There are a lot of folks who resolutely stand on the ill-informed soapbox preaching, “Classic muscle cars were never meant to handle,” when in fact, none could be further from the truth. The “R” and “T” in Dodge’s R/T trim level stood for “road” and “track” respectively. In fact, the original BOSS 302 and Shelbys, and GM’s Z/28 and Trans Am F-Bodies were packages specifically designed for road course duty.
In fact, the point is that across all brands, the higher optioned muscle cars not only came with bigger powerplants, but larger brakes, stiffer suspension and sway bars, not to mention larger and often lighter 15-inch rims and bias-ply tires with a wider footprint.
Although they struggled – and usually failed – to out-maneuver the smaller European sports cars of the period, they did perform admirably for their time.
While technology and a century’s worth of ever-improving engineering has provided us with far more tactile and responsive street machines, it doesn’t mean that yesterday’s muscle is antiquated junk.
So rather than scrapping your factory muscle car’s suspension setup wholesale as some aftermarket companies would want you to do, might we suggest a few simple and affordable mods and bring your classic up to snuff?
Looking at this subject from a 10,000-foot view, there really is no way that we could properly sum up all of the knowledge accrued by chassis builders, racers and drivers in one short technical article.
The years of applied experience and know-how dedicated to race car suspension and troubleshooting have filled hundreds of books, so for the sake of saving our sanity, we’re going to cover the key basics that anybody running factory-style leaf springs ought to know, and how we went about perfecting our perennial project Charger Killer Kong‘s rear setup for the street and strip with the help of Competition Engineering.
Leaf Springs And You
Dating back to Conestoga wagons, leaf springs are easily one of the oldest and longest-lasting technologies found on automobiles and trucks today. As such, leaf springs are one of the simplest ways to both localize the rear axle and suspend the vehicle’s weight.
Despite the design’s uncomplicated nature, leaf springs are surprisingly effective for maintaining optimal traction on both asphalt and dirt surfaces.
Leaf springs typically come in two varieties: mono- and multi-leaves. As the name denotes, the mono-leaf is comprised of a single tempered steel or composite spring bar hung between a forward eyelet and a rear shackle or slide, while multi-leaf springs are a stack of several springs of different lengths and thicknesses hung likewise. Consequently, the multi-leaf tends to be more rigid, making it less prone to binding and more common in production vehicles.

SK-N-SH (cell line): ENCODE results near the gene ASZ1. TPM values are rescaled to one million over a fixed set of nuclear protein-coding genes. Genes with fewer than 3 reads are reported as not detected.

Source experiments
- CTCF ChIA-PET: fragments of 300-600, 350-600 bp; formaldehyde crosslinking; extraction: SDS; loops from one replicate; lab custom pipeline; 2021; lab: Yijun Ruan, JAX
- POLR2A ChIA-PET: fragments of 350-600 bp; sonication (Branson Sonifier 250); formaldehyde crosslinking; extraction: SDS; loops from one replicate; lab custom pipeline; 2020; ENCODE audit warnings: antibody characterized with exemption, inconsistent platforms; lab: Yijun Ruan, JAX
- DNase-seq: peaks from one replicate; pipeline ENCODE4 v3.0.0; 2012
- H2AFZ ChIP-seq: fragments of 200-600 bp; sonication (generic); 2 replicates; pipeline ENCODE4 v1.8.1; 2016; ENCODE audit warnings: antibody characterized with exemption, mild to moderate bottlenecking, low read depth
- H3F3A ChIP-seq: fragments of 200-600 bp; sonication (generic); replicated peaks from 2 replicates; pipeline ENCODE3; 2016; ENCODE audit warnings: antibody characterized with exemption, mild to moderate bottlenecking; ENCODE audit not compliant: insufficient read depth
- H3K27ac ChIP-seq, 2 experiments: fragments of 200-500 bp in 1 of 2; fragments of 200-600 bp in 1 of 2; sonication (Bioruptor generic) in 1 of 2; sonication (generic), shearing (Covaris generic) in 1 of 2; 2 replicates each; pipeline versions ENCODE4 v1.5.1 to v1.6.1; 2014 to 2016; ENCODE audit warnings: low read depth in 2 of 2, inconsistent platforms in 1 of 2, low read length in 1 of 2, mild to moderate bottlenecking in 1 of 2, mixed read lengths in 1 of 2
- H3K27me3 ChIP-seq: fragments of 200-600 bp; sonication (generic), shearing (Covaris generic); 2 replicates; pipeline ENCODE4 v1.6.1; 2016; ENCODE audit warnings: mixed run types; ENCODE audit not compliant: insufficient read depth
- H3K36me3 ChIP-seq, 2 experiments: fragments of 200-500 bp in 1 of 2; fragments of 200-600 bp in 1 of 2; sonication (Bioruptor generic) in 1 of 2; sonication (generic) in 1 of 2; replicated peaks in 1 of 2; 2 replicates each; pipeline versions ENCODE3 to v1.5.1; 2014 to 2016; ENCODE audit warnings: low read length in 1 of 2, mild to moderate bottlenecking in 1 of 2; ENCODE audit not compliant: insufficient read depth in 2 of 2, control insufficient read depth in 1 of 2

Whether it a mono- or multi-leaf spring, the advantage of using rear leaf suspension becomes evident when considering that leaf springs perform several functions aptly that other suspension setups would need additional equipment to do, such as controlling chassis roll, axle wrap, lateral forces (similar to how a panhard bar does), and better regulates deceleration forces.
The key to the leaf spring’s success – particularly under higher lateral g-force conditions – is in its wide spring base design. The wider apart the springs are mounted, the fewer body roll tendencies appear. Moreover, car designers found conditions like heavy bumps or holes that would cause considerable rear steer with four-link or coil-over setup cars were no problem for those with leaf suspensions.
Taking The Good With The Bad
While leaf springs have many benefits, they aren’t without their faults. Their most noted quirk – as any drag racer can attest – is how leaf spring-equipped cars have a tenancy to wheel hop during hard acceleration.
This violent loss of traction is a byproduct of axle or spring “wrap,” wherein the front half of the spring bends enough to bind the rear half, contorting an almost wave-like S-shape in the spring.
This wave is caused by torque transferring from the tires forward through the spring, virtually convexing the forward half of the leaf and pinching the latter half.
Naturally, the spring will try to fight the opposing forces by returning to its prescribed shape, but can only do so by disengaging from the source of torque – i.e. traction – and break the tire free from the ground.
When torque is transferred to the tires and begins to contort the leaf springs, the pinion attempts to rotate upward into the undercarriage, exacerbating wheel hop.
Ideally, a quick way to ease this would be to adjust the pinion angle slightly downward.
Unfortunately, to do so with leaf springs would require either the mounting pad on the housing to be ground off, manually repositioned and welded back on, or a wedge-shaped spacer block must be inserted between the spring and the housing perches.
Going From Good To Great
Over the decades, many have engineered ways to stamp out axle wrap (and consequently wheel hop) in leaf springs. Many top-optioned muscle cars came with either thicker springs or springs with extra leaves. For Killer Kong, our long-term ’69 Dodge Charger R/T project car, we scored a nice set of Mopar Performance Super Stock springs a few years back that would prove advantageous and will work nicely with our QA1 double-adjustable shocks we recently installed.
Designed specifically for those racing Chrysler vehicles in Super Stock classes, the main leaf is of a heaver rating and comes with an extra sixth leaf.
In fact, adding additional leaves was a common practice until it was outlawed by certain racing bodies. To work around the ruling, racers clamped the leaf springs from the axle forward at the tip of each leaf.
Often referred to as the “Moonshiner’s Trick,” clamping the individual leaves forward of the axle housing increases the rear roll stiffness while retaining enough flexibility in the rear to corner, and dates back to the original Hudson Hornet from the early 1950’s.